AlanTrehern: I don't know about your statement about TNA having more wrestling because I don't watch it, but it sounds like from podcasts I listen to TNA has the same amount if not less wrestling on it than WWE. What's up with that? I don't find TNA entertaining because it's poorly booked and the logic is more flawed than a drunk person who dropped out of middle school. Just sayin'.

  2. I don't get that because America is fat, the wrestlers should be fat. Two fat guys in the ring isn't necessarily going to create good wrestling. Just two sweaty dudes flopping and panting on each other for 12 minutes until someone breaks the ring or kills the ref.

    And as a TNA fan, I tend to see more wrestling in that product than in WWE. But I could be wrong. The Rock hamming it with May Young while Lawler faux-texts on his cell phone (SPOILER: he can't read.) isn't wrestling…or entertaining.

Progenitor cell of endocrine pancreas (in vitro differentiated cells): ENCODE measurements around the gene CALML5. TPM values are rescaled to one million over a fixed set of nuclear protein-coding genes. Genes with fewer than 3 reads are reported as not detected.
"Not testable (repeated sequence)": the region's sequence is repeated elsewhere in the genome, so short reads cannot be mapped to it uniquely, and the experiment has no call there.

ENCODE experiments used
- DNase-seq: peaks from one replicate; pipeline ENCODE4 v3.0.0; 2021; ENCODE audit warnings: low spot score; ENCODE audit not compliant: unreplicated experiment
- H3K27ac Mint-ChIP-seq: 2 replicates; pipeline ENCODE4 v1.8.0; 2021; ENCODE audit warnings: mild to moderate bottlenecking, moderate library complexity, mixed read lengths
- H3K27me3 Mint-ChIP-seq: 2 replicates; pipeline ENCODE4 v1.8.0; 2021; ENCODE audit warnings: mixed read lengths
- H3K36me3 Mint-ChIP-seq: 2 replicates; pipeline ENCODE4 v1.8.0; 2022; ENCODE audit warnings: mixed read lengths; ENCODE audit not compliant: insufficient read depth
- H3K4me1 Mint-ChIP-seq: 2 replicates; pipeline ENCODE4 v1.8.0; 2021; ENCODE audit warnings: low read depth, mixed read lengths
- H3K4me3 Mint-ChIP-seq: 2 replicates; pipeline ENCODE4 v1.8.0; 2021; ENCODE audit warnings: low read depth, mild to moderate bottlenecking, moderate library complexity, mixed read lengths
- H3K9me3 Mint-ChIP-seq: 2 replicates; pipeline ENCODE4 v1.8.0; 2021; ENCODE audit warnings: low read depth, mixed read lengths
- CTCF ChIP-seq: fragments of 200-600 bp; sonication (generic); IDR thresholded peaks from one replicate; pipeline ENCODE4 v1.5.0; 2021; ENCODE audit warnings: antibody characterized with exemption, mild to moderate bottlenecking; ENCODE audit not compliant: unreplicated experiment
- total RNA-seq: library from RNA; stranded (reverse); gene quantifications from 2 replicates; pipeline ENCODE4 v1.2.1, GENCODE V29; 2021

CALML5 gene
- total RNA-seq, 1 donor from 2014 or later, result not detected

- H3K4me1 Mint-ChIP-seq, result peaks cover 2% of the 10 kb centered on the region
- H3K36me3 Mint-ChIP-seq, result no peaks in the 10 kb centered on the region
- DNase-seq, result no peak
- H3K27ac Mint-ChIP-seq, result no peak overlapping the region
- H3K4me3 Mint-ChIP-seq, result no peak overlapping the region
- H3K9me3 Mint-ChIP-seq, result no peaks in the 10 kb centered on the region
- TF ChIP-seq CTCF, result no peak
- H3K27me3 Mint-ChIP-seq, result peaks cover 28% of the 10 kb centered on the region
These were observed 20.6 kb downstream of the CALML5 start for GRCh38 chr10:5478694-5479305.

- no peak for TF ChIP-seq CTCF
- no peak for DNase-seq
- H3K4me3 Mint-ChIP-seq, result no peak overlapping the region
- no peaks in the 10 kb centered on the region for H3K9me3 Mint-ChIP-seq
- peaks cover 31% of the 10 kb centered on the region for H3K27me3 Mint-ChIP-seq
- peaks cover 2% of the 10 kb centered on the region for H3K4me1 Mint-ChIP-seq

3. If you don't like the product, take a break from it. As I read various blogs it seems that the harshest critics are the guys who have never stopped watching since the 80's. I stopped watching all wrestling somewhere around 2004 and only picked it back up last Spring, save a view sparsely sprinkled viewings. But reading this it just seems like your not exactly sure what you are frustrated with, but it's certainly derived from currently televised pro wrestling.

    So either except the changing tide (that's still banking, by the way), stick to old PPV's on DVD, go to Indy shows instead, or just find another hobby altogether. But don't crap on a product because the immortal superheroes are dead and gone. We're adults, and wrestling hasn't gotten worse. It just seemed better because we were stupid kids back then.